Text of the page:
Nestled amidst beautifully landscaped gardens, Terengganu State Museum offers a glimpse into the state’s rich history. The Museum comprises a Main Museum, a Maritime Museum, a Fisheries Museum, four traditional houses, and botanic and herb gardens. The entire design of the Museum complex is based on the designs of Terengganu’s old palace.

Karat Keruping at the Textile Gallery
Karat Keruping at the Textile Gallery

The Main Museum has various galleries showcasing textiles and weaving techniques, traditional weapons, crafts, historical, royal regalias, nature, petroleum development, Islamic arts, new generation, and contemporary arts.

Seluar - Traditional Mens Pants in Terengganu
Seluar – Traditional Mens Pants in Terengganu

As a collector of indigenous textiles, the textile gallery really surprised me. The gallery depicts the development process and types of locally produced textiles such as songket, limar, batik, Pelangi, cindai, gerus and telepuk. Traditional garments such as those used in weddings, circumcision ceremonies, and daily clothing are also exhibited in the textile gallery.

Cultural Performance using Musical Instrument made from Bamboo
Cultural Performance using Musical Instrument made from Bamboo.

One of the most interesting parts of the gallery is the Islamic Gallery. The gallery exhibited various historical artifacts that are generally related to the arrival of Islam in the Malay Peninsular and, specifically, the state of Terengganu. The various artifacts being exhibited includes copper, manuscript cloth, Chinese potteries, and pictures of the mausoleum of famous Terengganu religious figures. Also being exhibited are pictures of mosques found throughout the state of Terengganu in various architectural forms.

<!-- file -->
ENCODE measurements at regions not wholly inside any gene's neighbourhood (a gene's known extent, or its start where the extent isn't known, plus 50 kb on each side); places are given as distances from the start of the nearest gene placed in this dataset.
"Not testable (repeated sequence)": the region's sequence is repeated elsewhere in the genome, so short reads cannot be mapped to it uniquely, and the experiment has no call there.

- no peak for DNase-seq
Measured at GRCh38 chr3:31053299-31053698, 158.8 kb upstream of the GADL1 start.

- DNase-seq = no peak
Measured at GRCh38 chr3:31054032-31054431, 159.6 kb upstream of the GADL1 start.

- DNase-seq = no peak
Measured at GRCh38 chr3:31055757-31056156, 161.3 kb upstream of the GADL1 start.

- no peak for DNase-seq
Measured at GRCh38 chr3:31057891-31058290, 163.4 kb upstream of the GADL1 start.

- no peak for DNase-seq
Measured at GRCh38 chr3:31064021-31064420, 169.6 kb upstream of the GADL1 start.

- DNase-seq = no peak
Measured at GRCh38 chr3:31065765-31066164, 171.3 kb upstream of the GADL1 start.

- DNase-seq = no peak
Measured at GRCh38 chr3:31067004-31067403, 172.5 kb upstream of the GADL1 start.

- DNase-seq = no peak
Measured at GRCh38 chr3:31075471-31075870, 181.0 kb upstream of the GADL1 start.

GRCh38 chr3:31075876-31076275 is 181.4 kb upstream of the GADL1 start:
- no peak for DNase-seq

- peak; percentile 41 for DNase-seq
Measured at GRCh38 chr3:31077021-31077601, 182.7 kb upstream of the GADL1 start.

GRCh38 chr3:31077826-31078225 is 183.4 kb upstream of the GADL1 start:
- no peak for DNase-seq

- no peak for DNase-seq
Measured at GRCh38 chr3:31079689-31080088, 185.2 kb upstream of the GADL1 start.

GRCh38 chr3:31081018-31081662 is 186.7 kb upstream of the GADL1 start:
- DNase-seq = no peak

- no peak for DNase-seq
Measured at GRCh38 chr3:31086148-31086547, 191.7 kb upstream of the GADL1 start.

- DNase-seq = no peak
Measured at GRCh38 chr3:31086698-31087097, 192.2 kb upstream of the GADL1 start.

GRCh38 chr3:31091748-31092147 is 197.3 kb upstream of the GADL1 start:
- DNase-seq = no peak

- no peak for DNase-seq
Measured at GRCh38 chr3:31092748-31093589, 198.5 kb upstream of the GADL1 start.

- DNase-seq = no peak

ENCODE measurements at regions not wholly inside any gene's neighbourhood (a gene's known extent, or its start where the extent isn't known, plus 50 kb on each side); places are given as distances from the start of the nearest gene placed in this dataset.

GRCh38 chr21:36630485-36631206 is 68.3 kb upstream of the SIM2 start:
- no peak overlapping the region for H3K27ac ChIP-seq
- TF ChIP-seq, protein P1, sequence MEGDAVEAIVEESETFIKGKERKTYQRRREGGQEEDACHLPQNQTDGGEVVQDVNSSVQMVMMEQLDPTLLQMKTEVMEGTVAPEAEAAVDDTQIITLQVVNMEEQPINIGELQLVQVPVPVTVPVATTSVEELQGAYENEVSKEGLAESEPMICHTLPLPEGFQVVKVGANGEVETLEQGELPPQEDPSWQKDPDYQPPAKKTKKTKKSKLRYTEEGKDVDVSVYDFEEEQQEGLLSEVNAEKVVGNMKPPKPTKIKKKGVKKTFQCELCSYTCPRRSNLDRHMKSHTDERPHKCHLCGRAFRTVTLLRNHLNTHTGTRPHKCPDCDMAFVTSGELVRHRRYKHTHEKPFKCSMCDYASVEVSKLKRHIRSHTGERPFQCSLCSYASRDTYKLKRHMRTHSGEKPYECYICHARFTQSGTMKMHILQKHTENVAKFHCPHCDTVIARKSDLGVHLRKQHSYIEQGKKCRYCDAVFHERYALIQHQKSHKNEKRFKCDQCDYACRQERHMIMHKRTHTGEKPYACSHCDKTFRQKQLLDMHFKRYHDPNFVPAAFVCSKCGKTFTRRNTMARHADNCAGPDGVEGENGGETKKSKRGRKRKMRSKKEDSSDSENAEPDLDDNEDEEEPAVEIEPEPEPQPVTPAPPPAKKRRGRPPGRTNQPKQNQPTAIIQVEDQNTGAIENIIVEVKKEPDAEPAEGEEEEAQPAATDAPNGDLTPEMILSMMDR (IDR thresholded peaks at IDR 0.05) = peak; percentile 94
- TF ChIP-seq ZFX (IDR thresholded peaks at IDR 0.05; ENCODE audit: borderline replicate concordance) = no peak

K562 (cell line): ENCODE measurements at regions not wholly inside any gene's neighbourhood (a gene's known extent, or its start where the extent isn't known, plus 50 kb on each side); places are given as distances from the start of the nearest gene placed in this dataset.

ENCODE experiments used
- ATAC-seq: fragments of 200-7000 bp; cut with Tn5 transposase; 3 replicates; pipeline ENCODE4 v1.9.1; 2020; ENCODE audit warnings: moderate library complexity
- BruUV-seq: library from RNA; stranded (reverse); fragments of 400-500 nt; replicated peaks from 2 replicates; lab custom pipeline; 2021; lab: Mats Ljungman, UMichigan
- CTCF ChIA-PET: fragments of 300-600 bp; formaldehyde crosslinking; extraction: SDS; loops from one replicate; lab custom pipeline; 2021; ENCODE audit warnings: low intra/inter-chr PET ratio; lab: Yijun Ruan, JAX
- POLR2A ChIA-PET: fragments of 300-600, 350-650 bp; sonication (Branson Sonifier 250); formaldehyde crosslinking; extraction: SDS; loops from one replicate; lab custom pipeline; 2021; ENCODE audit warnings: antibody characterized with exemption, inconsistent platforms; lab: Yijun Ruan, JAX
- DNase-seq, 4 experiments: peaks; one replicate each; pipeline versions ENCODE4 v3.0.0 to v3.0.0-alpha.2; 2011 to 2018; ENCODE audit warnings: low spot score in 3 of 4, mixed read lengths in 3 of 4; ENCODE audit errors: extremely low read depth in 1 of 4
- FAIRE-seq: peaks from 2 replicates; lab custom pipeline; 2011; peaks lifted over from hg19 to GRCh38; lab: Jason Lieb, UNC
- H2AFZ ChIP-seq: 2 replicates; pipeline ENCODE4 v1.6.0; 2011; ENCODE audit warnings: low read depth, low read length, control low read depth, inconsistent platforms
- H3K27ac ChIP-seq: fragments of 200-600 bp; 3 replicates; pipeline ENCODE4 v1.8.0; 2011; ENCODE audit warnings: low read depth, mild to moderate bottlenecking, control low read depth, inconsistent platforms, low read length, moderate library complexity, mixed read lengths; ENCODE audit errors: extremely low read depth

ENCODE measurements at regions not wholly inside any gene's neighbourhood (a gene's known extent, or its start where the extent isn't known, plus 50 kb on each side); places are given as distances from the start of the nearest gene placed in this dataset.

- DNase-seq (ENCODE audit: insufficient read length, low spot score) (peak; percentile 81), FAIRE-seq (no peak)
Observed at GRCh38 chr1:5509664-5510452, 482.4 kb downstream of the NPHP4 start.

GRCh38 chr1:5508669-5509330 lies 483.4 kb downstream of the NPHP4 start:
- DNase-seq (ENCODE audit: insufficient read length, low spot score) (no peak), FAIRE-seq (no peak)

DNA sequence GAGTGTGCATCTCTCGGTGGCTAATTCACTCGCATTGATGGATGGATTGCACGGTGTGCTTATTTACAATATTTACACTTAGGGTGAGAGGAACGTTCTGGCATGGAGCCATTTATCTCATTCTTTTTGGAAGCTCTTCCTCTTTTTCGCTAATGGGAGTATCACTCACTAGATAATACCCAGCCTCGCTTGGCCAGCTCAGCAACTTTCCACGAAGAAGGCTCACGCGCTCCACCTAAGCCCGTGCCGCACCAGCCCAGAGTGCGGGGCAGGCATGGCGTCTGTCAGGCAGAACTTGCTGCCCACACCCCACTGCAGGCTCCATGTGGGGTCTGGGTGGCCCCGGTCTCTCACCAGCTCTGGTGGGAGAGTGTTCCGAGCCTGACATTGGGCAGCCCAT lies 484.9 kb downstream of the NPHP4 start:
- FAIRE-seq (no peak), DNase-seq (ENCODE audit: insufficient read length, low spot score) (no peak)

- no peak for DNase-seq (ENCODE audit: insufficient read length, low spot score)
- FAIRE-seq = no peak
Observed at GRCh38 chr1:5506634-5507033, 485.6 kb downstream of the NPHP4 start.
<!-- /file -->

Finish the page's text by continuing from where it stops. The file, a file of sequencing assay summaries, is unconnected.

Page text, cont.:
Filipiniana Costume and Malaysian Traditional Dress
Filipiniana Costume and Malaysian Traditional Dress

After spending an hour inside the museum, everyone gathered at the garden fronting the Museum’s main entrance for dinner. While having dinner, we also enjoyed listening to local performers playing traditional music using bamboo instruments and a set of gong (similar to Kulintang in Mindanao). During our dinner with the local state officials, they served traditional Malaysian dishes and some famous Terengganu delicacies like Koropok Lekor.

Lekor or Keropok lekor is a traditional fish snack that is popular in the State of Terengganu in Malaysia. It is also called fish sausage, fish stick, or fish fritters. It looks like Kikiam in the Philippines, but Keropok Lekor is made from fish and sago flour seasoned with salt and sugar instead of pork. It is slightly greyish in color and tastes fishy.

After having dinner, we proceeded to Ri-Yaz Heritage Marina Resort & Spa for an overnight stay… to be continued.

Tourism Contact Info

Kenyir Elephant Village
Location: Tasik Kenyir Terengganu
Office: S Bina Management SDN BHD
Taman Cucai Utama
Jalan Kubang Kurus
24000 Cukai, Kemaman, Terengganu
Email: [email protected]

Terengganu State Museum
Tourism Malaysia Terengganu Office
Address: 5th Floor, Menara Yayasan Islam Terengganu,
Jalan Sultan Omar, Kuala Terengganu 20300, Terengganu, Malaysia
Phone: +609-622 1433 / 1893
Fax: +609-622 1791

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Written by Melo Villareal

Melo Villareal is the Online Publisher of Outoftownblog.com. He is an Accountant by profession who left the corporate world at the age of 23 to explore his beautiful country and the rest of the world. Today, Melo works as a part-time Social Media Manager for local and international clients. His full-time work focuses on discovering interesting culture, explore different cuisines and take memorable photos from local and international destinations he's visiting.